Hannah Raymond-Cox paints worlds with her words in Polaris, a one-woman show navigating the North Star of queer culture, as well as her anxiety and relationship with food. Josephine Balfour-Oatts reviews:

Hannah Raymond-Cox deserves a bigger stage for Polaris, with audiences spread wide like eggs in a pan. Yolk and all.

The award-winning performance poet makes do at the tip-top of the Scottish Poetry Library, a cosy, hushed space on the fringes of the Festival. A single chair and wireless microphone are her only accessories, allowing for her words to become the sole focus of the spectator.

Polaris Scottish Poetry Library
Hannah Raymond-Cox

In Polaris, Raymond-Cox plays on the role of the North Star, merging its meaning with that of ‘Polari’, an English-based cant slang particular to the gay subculture in Britain during the 19th and early 20th centuries – stolen conversation in London fish markets, the theatre and other performative venues. As many homosexual men worked in theatrical entertainment, the language provided protection at a time when such sexual activity was illegal.

Raymond-Cox navigates this history, walking the streets of Soho before landing in San Francisco. The narrative stretches across England and the U.S, with memories stuck through these locations like pins to a board.

Among other emotional traumas in Polaris, Raymond-Cox reveals the abuse at the hands of her stepfather, Mark – a Californian basketball player, he makes her jump through hoops. It is easy to spot the roots of her anxiety, her relationship with food acting as a tool to make and mend a broken home. But ‘home’ doesn’t translate to walls and warmth, nor a roof over her head.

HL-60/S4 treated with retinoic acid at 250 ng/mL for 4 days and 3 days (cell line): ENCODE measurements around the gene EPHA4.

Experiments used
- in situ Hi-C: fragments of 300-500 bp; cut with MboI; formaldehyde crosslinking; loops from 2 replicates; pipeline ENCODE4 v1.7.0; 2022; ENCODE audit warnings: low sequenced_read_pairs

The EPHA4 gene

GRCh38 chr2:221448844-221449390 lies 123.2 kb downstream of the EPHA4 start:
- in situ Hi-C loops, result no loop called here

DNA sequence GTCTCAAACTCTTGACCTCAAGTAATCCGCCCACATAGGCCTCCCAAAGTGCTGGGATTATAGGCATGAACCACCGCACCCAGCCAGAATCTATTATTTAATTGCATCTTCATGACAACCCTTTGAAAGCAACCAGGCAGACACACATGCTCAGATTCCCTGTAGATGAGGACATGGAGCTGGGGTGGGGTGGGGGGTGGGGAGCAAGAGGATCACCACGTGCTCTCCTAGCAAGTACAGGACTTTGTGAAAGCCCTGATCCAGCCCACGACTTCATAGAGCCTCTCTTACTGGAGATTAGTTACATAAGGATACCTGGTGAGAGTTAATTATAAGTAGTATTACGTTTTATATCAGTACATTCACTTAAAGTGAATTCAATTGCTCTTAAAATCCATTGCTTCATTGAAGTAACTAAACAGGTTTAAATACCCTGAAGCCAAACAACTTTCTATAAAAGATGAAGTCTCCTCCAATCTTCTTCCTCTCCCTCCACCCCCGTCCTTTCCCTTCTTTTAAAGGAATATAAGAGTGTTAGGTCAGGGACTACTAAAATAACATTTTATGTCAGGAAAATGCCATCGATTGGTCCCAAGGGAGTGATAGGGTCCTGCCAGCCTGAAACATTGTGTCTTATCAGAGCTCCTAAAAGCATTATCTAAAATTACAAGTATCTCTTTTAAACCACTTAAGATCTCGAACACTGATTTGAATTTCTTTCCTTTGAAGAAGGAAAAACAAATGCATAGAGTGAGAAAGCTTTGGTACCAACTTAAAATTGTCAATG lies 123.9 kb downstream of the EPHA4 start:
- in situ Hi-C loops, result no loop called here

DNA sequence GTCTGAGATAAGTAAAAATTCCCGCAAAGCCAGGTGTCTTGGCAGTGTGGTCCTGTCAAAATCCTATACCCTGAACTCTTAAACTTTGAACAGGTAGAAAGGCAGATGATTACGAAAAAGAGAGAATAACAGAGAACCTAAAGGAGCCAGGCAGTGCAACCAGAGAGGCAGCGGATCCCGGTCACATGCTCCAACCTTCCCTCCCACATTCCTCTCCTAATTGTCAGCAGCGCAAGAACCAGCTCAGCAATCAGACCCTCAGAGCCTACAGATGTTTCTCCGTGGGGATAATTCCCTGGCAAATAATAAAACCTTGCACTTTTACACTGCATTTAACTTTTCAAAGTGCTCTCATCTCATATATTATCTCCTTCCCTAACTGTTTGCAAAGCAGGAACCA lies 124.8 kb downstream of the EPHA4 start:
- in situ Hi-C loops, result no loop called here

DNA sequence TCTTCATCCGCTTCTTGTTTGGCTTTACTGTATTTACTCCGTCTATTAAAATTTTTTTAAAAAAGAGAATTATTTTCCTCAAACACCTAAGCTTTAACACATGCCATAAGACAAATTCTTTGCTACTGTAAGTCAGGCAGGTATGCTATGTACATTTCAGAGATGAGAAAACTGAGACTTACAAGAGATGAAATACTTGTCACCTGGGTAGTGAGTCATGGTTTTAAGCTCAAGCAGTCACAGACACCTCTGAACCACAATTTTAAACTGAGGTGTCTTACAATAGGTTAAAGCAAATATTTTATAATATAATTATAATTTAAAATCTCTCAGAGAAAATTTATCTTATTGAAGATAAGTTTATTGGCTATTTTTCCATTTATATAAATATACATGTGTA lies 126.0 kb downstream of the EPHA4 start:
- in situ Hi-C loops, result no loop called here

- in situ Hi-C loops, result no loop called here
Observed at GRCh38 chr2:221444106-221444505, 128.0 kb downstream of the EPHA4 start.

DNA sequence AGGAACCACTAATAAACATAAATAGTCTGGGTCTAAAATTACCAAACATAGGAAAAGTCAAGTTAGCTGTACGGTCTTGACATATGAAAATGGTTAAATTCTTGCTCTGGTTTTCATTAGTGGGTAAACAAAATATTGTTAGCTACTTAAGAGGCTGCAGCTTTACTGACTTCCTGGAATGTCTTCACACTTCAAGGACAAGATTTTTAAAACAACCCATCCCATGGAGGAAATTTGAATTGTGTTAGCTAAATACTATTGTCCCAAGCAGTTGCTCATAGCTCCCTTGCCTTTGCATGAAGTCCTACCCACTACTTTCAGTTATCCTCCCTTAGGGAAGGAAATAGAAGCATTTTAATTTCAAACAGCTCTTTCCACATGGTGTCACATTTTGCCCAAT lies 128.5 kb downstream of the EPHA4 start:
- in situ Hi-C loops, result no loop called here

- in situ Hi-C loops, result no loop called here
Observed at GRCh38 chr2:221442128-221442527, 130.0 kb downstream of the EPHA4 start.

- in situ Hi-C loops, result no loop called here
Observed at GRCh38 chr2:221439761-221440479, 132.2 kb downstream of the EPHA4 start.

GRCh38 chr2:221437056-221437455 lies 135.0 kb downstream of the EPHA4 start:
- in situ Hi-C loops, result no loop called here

Home means acceptance.

Polaris Scottish Poetry Library
Hannah Raymond-Cox

Learning to understand her bisexuality is also a landmark. She comes out to her mum and goes out a club, the last-minute addition of rainbow socks a desperate appeal to the gay community,

Do I look queer enough?

She stammers, stress catching hold as she casts and conducts the scenes around her. When her appetite dissipates, her hunger for life growls with a vengeance.

Hannah Raymond-Cox

Polaris is intelligent and top-full of poignancy, confirming Raymond-Cox to be a true wordsmith. The production is

A feminist call to arms, a reminder to embrace your quirks and to transgress.

A sign to feed and water your body.

A lesson in taking up space.

A gem, far-flung from the frenetic Scottish streets.

An event to treasure.

★★★★☆

Polaris is now playing at the Scottish Poetry Library until 24 August 2019. For more information or to buy tickets, please visit the festival website.